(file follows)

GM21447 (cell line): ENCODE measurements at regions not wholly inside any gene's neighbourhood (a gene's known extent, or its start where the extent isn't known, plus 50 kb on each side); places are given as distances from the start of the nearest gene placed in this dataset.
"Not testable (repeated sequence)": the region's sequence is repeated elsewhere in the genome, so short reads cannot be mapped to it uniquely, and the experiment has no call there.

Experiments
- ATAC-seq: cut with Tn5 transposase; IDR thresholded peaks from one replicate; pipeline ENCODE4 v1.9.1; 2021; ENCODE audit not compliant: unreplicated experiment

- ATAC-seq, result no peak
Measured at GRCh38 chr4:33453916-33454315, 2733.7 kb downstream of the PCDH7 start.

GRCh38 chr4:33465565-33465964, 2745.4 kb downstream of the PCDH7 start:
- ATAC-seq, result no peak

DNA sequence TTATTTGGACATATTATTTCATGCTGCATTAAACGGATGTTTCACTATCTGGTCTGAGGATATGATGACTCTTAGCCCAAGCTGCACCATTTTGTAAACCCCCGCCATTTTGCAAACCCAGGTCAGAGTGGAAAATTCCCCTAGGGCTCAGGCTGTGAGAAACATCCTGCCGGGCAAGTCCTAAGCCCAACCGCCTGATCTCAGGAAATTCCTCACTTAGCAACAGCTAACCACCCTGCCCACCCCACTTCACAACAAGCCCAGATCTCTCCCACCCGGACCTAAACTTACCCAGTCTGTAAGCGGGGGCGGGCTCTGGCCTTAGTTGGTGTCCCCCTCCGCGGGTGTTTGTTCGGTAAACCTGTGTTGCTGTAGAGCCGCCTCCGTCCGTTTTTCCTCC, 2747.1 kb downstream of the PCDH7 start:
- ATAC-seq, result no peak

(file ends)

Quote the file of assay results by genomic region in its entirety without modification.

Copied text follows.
GM21447 (cell line): ENCODE measurements at regions not wholly inside any gene's neighbourhood (a gene's known extent, or its start where the extent isn't known, plus 50 kb on each side); places are given as distances from the start of the nearest gene placed in this dataset.
"Not testable (repeated sequence)": the region's sequence is repeated elsewhere in the genome, so short reads cannot be mapped to it uniquely, and the experiment has no call there.

Experiments
- ATAC-seq: cut with Tn5 transposase; IDR thresholded peaks from one replicate; pipeline ENCODE4 v1.9.1; 2021; ENCODE audit not compliant: unreplicated experiment

- ATAC-seq, result no peak
Measured at GRCh38 chr4:33453916-33454315, 2733.7 kb downstream of the PCDH7 start.

GRCh38 chr4:33465565-33465964, 2745.4 kb downstream of the PCDH7 start:
- ATAC-seq, result no peak

DNA sequence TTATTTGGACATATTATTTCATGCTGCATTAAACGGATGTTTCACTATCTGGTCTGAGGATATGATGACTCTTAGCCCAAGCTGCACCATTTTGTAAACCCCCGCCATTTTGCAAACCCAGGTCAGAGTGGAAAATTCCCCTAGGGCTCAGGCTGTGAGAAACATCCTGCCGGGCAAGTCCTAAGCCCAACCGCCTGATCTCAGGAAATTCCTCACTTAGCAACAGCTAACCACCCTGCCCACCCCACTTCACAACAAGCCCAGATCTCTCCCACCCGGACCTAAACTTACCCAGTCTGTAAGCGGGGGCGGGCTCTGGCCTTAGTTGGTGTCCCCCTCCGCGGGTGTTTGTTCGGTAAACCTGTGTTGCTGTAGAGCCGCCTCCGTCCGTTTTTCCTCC, 2747.1 kb downstream of the PCDH7 start:
- ATAC-seq, result no peak